Just one more class...
When word got out that Mercyhurst Dance Chair Tauna Hunter was ready to retire, many of her former students had the same thought: “Wouldn’t it be great to take just one more ballet class with Tauna?”
So Andrea Hashim Hansen ’04 organized a group of her fellow alumni to make that happen. On Friday, Jan. 18, about two dozen Mercyhurst dance graduates filed into the danceSpace studio just as Hunter’s class started. “Her surprise and jubilation as her alumni walked through the door, ready to dance, was so special,” Hansen recalled.
Once Hunter recovered from the shock, the alums (who had graduated between 1997 and 2018) got one more coaching session from their beloved mentor.
The alums had managed to keep their plans a complete secret from Hunter, enlisting help from C. Noelle Partusch, who has succeeded Hunter as dance chair, and Hunter’s husband Michael Gleason, who also taught many of these students.
Even more alumni arrived on Saturday to enjoy brunch in the Grotto Dining Room, tours of the growing campus, and a cocktail reception and dinner in Hunter’s honor on the stage of the Mary D’Angelo Performing Arts Center (PAC).
Alumni who hadn’t been able to make the trip watched livestreams of the Erie events and filled social media with tributes to Hunter throughout the weekend. Many of the dance grads have contributed scholarship funds in Hunter’s honor.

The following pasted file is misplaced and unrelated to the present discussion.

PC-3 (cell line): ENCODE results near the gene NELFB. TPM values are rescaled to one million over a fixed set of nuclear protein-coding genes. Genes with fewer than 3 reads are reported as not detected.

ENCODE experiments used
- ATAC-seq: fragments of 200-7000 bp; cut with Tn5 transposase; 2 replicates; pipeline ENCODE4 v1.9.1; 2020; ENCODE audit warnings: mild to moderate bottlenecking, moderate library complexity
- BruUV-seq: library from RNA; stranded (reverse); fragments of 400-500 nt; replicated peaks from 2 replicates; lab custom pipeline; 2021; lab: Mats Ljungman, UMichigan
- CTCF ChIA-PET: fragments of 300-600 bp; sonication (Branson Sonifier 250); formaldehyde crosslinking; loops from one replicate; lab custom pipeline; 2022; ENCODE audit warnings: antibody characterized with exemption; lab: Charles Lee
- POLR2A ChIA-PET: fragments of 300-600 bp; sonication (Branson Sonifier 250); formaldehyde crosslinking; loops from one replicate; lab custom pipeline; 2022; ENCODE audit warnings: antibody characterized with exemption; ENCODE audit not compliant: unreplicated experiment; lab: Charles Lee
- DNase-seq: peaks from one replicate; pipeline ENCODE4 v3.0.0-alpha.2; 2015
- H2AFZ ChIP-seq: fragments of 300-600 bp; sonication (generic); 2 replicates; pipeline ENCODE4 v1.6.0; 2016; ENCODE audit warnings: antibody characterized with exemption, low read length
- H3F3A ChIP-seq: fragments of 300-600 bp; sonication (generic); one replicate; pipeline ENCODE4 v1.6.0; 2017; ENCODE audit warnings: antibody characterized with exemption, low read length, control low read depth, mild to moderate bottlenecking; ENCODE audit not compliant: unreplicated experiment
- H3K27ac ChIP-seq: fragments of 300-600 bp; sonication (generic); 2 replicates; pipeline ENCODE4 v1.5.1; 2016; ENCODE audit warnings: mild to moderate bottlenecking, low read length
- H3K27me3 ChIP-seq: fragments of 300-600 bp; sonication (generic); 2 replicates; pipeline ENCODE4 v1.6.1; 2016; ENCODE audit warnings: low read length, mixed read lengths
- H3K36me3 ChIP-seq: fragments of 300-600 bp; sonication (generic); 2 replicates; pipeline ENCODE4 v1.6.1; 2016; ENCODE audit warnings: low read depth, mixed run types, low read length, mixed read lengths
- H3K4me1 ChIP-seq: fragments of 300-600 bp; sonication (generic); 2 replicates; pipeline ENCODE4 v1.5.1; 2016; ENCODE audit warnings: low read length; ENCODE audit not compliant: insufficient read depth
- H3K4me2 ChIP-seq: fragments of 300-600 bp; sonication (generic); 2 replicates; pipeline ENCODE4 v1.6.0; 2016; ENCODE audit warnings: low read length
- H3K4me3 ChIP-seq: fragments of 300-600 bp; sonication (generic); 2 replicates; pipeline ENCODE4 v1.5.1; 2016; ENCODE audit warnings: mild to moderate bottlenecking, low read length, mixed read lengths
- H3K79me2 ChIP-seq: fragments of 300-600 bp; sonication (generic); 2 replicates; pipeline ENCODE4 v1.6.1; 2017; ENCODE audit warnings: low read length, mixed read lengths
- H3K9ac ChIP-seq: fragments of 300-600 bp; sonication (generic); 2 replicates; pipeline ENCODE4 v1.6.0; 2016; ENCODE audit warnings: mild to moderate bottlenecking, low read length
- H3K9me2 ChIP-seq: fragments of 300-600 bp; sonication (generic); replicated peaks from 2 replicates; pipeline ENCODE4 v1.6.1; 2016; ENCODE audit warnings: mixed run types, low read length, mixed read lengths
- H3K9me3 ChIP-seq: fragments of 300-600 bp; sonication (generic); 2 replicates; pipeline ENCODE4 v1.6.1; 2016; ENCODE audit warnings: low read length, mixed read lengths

In other tributes, the Mercyhurst Board of Trustees voted at its February meeting to name the back studio of the danceSpace the Tauna Hunter Dance Studio, and technical director Andrew Ferguson dedicated a pair of seats in the PAC to Tauna Hunter and Michael Gleason.
Hunter hasn’t calculated the exact number of students she’s taught since arriving at Mercyhurst in 1994, but said she feels like she has more than 300 children. “The alums have gone so far beyond my expectations,” she said, noting that they include not only many successful dancers, teachers, choreographers, administrators and scholars, but also doctors, attorneys and even five Ph.D.’s.
She chaired the nationally known dance program for 24 years before stepping aside this year in anticipation of retirement. In what she called her “last hurrah” as a full-time employee, she and Gleason accompanied 14 dance majors to Mercyhurst’s campus in Dungarvan, Ireland, for the final eight weeks of her tenure.
Hunter earned both a BFA and an MFA in ballet performance and choreography from the University of Utah. She received critical acclaim as a leading ballerina with Ballet West, and toured with a variety of other regional companies. In addition, she and Gleason founded DANSOURCE, a national networking service that connected dancers with companies for more than 10 years.
Under her leadership, the Mercyhurst dance program has thrived, increasing from 30 to more than 75 majors; moving into state-of-the-art facilities in danceSpace and the Mary D’Angelo Performing Arts Center; and building a national reputation for pre-professional ballet training.
Erie Arts & Culture honored Hunter with a Lifetime Achievement Award last fall, recognizing her career and her contributions to the Erie community.